Q. After getting our tax return back from our CPA, I noticed our partnership loss wasn't deducted from gross income. When I called him, he was busy, and wouldn't you know, when he returned my call, we were traveling in a dead area and he left a message on my cell saying we didn't get the loss because it was a passive activity. What on earth does that mean? CA, New Mexico
A. The best way to answer your question is to give you a little background on our income tax laws. Many decades ago, you reported two types of income: (1) capital gains or losses resulting from the sale of capital assets, and (2) ordinary income, which was everything else.
Then, I believe it was in 1986, congress decided more taxpayers needed to pay taxes, and in their wisdom, added two additional classifications of income (3) portfolio income which is basically interest and dividends, and (4) passive activity income, which includes rentals, partnerships which you don't actively participate in, and a few other things as well. You can read all about the Tax Reform Act of 1986 , but I strongly suggest you refrain from printing the 1379 pages!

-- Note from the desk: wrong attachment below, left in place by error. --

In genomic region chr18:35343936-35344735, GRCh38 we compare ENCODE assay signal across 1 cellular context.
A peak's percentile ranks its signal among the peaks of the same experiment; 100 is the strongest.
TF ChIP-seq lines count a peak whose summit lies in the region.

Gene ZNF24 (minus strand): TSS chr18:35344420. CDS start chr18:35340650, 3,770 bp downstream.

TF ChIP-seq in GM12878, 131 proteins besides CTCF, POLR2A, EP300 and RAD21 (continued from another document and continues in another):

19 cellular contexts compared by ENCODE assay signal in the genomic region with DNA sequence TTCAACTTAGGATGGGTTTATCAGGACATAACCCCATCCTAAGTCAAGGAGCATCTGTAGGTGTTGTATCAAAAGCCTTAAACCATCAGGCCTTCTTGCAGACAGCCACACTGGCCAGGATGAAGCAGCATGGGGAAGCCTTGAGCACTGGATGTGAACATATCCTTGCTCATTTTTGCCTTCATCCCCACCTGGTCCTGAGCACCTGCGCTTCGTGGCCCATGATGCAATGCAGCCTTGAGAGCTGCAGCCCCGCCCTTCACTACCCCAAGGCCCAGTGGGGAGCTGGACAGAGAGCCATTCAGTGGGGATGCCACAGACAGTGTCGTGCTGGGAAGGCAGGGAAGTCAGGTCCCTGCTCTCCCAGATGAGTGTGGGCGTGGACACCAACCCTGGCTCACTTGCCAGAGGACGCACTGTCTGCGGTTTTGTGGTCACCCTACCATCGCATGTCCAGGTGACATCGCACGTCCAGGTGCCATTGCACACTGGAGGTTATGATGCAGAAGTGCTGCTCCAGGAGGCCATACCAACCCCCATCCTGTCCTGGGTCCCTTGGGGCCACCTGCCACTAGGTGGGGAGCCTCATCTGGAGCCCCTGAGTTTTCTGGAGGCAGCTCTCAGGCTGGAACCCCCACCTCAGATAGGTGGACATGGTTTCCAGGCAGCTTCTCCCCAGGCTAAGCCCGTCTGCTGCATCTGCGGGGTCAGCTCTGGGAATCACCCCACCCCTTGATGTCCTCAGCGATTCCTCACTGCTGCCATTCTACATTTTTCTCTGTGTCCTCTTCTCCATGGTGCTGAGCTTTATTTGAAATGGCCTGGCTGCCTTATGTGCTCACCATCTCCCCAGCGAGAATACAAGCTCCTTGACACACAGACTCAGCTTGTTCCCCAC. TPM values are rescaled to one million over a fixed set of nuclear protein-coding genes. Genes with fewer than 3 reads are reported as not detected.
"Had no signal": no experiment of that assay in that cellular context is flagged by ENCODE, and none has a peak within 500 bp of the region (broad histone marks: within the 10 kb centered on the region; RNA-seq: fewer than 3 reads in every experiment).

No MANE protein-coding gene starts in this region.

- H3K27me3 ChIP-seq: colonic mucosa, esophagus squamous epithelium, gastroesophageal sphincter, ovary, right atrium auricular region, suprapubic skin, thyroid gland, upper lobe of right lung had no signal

Since its passage, depending on your filing status and Adjusted Gross Income, you may or may not qualify to take a passive activity loss on your tax return unless you have passive activity gains to offset them. Lacking passive activity gains, your loss will be carried forward on form 8582 to the ensuing year. This can go on for years, until the property in question is disposed. The final disposition of a passive activity frees up accumulated losses to offset any gain which may result in the disposition. If the activity is sold at a loss, both the accumulated passive activity losses together with the loss on the disposition of the property can be taken. Whew - I hope I didn't make things worse!